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T-Bone Walker

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T-Bone Walker

T-Bone Walker
Walker in Hamburg, Germany, 1972
Background information
Birth name Aaron Thibeaux Walker
Also known as Oak Cliff T-Bone
Born (1910-05-28)May 28, 1910
Linden, Texas, U.S.
Died March 16, 1975(1975-03-16) (aged 64)
Los Angeles, California, U.S.
Genres Blues, Texas blues, Chicago blues, jump blues, West Coast blues
Occupation(s) Musician, composer, bandleader
Instruments Guitar, vocals, piano, banjo, ukulele, violin, mandolin
Years active 1928–1975
Labels Atlantic, Black & Blue, Black & White, Blues Way Records, Brunswick, Capitol, Charly, Columbia, Duke, Imperial, Modern, Polydor, Reprise

Aaron Thibeaux "T-Bone" Walker (May 28, 1910 – March 16, 1975) was a critically acclaimed American blues guitarist, singer, songwriter and multi-instrumentalist, who was an influential pioneer and innovator of the jump blues and electric blues sound.[1][2] In 2011, Rolling Stone magazine ranked him at number 67 on their list of "The 100 Greatest Guitarists of All Time".[3]

Contents

  • Biography 1
    • Early years 1.1
    • Newfound style 1.2
  • Legacy 2
  • Discography 3
    • As sideman 3.1
  • References 4
  • External links 5

Biography

Early years

Walker was born in Linden, Texas, of African-American and Cherokee descent. Walker's parents, Movelia Jimerson and Rance Walker, were both musicians. His stepfather, Marco Washington, taught him to play the guitar, ukulele, banjo, violin, mandolin, and piano.[4]

Walker began his career as a teenager in Dallas in the early 1900s. His mother and stepfather (a member of the Dallas String Band) were musicians, and family friend Blind Lemon Jefferson sometimes came over for dinner.[5] Walker left school at the age of 10, and by 15[3] he was a professional performer on the blues circuit. Initially, he was Jefferson's protégé and would guide him around town for his gigs.[4] In 1929, Walker made his recording debut with Columbia Records billed as Oak Cliff T-Bone, releasing the single "Wichita Falls Blues"/"Trinity River Blues". Oak Cliff was the community he lived in at the time and T-Bone a corruption of his middle name. Pianist Douglas Fernell played accompaniment on the record.[1]

Walker married Vida Lee in 1935; the couple had three children. By the age of 25, Walker was working at clubs in Los Angeles' Central Avenue, sometimes as the featured singer and guitarist with Les Hite's orchestra.[5]

Newfound style

Much of his output was recorded from 1946 to 1948 on Black & White Records, including his most famous song, 1947's "Call It Stormy Monday (But Tuesday Is Just as Bad)".[1] Other notable songs he recorded during this period were "Bobby Sox Blues" (a #3 R&B hit in 1947),[6] and "West Side Baby" (#8 on the R&B singles charts in 1948).[7]

Throughout his career Walker worked with top-notch musicians, including trumpeter Teddy Buckner, pianist Lloyd Glenn, Billy Hadnott (bass), and tenor saxophonist Jack McVea.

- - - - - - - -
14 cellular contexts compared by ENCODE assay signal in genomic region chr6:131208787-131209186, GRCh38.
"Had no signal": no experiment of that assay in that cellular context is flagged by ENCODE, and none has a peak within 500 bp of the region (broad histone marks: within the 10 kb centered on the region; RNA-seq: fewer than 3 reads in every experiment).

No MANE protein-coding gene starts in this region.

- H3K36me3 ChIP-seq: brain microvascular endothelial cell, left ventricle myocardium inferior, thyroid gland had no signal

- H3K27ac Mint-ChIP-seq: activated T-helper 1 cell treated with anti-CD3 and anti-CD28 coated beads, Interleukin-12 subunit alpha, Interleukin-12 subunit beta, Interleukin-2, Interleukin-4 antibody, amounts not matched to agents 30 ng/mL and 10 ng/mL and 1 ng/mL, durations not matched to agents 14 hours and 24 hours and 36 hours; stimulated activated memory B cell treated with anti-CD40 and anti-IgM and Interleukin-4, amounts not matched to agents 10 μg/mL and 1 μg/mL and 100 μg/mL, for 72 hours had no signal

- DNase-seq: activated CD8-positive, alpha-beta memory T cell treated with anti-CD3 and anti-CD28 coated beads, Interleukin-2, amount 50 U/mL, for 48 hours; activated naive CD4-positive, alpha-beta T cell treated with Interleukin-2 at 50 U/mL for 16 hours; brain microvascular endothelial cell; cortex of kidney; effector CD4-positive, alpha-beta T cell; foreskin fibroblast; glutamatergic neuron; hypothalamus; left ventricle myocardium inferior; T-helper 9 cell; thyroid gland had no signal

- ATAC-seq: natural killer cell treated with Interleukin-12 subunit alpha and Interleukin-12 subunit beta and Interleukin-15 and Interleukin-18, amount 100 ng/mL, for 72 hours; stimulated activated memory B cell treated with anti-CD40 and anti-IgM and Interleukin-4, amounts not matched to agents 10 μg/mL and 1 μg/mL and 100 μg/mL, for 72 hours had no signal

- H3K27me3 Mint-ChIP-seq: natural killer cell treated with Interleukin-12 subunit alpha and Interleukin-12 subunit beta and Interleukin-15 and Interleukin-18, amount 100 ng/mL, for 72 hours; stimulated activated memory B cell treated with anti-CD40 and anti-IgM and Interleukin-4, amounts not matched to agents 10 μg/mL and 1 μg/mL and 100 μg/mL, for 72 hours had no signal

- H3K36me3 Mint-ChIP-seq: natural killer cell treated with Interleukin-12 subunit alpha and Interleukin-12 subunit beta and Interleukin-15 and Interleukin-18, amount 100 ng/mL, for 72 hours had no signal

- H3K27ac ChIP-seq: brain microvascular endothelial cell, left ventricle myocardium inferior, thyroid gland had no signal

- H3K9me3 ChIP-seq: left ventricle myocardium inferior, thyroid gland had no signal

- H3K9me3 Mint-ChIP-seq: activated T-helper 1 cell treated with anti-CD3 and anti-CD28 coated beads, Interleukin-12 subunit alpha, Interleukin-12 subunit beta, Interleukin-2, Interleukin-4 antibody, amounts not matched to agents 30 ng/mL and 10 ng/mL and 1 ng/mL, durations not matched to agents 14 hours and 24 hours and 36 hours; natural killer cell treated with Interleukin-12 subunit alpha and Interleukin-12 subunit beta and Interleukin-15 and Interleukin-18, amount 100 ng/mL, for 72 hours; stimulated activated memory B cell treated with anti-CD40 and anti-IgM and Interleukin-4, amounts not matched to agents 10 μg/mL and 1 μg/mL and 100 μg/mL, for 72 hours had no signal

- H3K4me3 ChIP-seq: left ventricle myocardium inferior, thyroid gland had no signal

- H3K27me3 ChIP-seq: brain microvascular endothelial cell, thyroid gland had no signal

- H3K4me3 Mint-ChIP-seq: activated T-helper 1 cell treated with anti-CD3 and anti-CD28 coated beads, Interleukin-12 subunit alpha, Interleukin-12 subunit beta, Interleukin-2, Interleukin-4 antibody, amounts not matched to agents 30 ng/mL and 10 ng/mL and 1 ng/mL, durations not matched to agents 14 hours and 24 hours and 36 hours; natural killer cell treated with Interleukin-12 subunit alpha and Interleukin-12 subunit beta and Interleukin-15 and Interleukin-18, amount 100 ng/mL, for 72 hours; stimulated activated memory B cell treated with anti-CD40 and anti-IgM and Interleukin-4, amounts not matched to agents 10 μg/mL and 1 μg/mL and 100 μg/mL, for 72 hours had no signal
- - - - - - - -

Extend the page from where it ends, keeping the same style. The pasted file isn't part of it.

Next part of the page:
Following his work with White and Black, he recorded from 1950 to 1954 for Imperial Records (backed by Dave Bartholomew). Walker's only record in the next five years was T-Bone Blues, recorded over three widely separated sessions in 1955, 1956 and 1959, and finally released by Atlantic Records in 1960.

By the early 1960s, Walker's career had slowed down, in spite of a hyped appearance at the American Folk Blues Festival in 1962 with pianist Memphis Slim and prolific writer and musician Willie Dixon, among others.[1] However, several critically acclaimed albums followed, such as I Want a Little Girl (recorded for Delmark Records in 1968). Walker recorded in his last years, from 1968 to 1975, for Robin Hemingway's Jitney Jane Songs music publishing company, and he won a Grammy Award for Best Ethnic or Traditional Folk Recording in 1971 for Good Feelin′, while signed by Polydor Records, produced by Hemingway,[4] followed by another album produced by Hemingway: Walker's Fly Walker Airlines, which was released in 1973.[8]

T-Bone Walker at the American Folk Blues Festival in Hamburg, March 1972

Walker's career began to wind down after he suffered a stroke in 1974.[1] He died of bronchial pneumonia following another stroke in March 1975, at the age of 64.[1][9]

Legacy

Walker was posthumously inducted into the Blues Hall of Fame in 1980,[10] and into the Rock and Roll Hall of Fame in 1987.[9][11]

Chuck Berry named Walker and Louis Jordan as his main influences.[12] B.B. King cites hearing Walker's "Stormy Monday" record as his inspiration for getting an electric guitar.[13] Walker was admired by Jimi Hendrix who imitated Walker's trick of playing the guitar with his teeth.[5] "Stormy Monday" was a favorite live number for The Allman Brothers Band.

Discography

Publicity photo for T-Bone Walker in 1942

As sideman

With Jimmy Witherspoon

"'With Eddie Vinson'"

References

  1. ^ a b c d e f Dahl, Bill. "T-Bone Walker Biography".  
  2. ^  
  3. ^ a b "100 Greatest Guitarists".  
  4. ^ a b c Nadal, James. "Profile of T-Bone Walker".  
  5. ^ a b c Russell, Tony (1997). The Blues: From Robert Johnson to Robert Cray. Dubai: Carlton Books Limited. pp. 58–59.  
  6. ^ Russell, Tony (1997). The Blues: From Robert Johnson to Robert Cray. Dubai: Carlton Books Limited. p. 13.  
  7. ^ Alex Henderson. "Blues Masters: The Very Best of T-Bone Walker - T-Bone Walker | Songs, Reviews, Credits, Awards".  
  8. ^ "T-Bone Walker | Discography".  
  9. ^ a b "T-Bone Walker Blues Guitarist Career Profile". Blues.about.com. Retrieved 2015-08-30. 
  10. ^ "Performers in Blues Hall of Fame".  
  11. ^ "T-Bone Walker: inducted in 1987".  
  12. ^ Harper, Johnny. "T-Bone Walker: Blues Guitar Godfather". There Productions, LLC. Retrieved 17 February 2015. 
  13. ^  

External links

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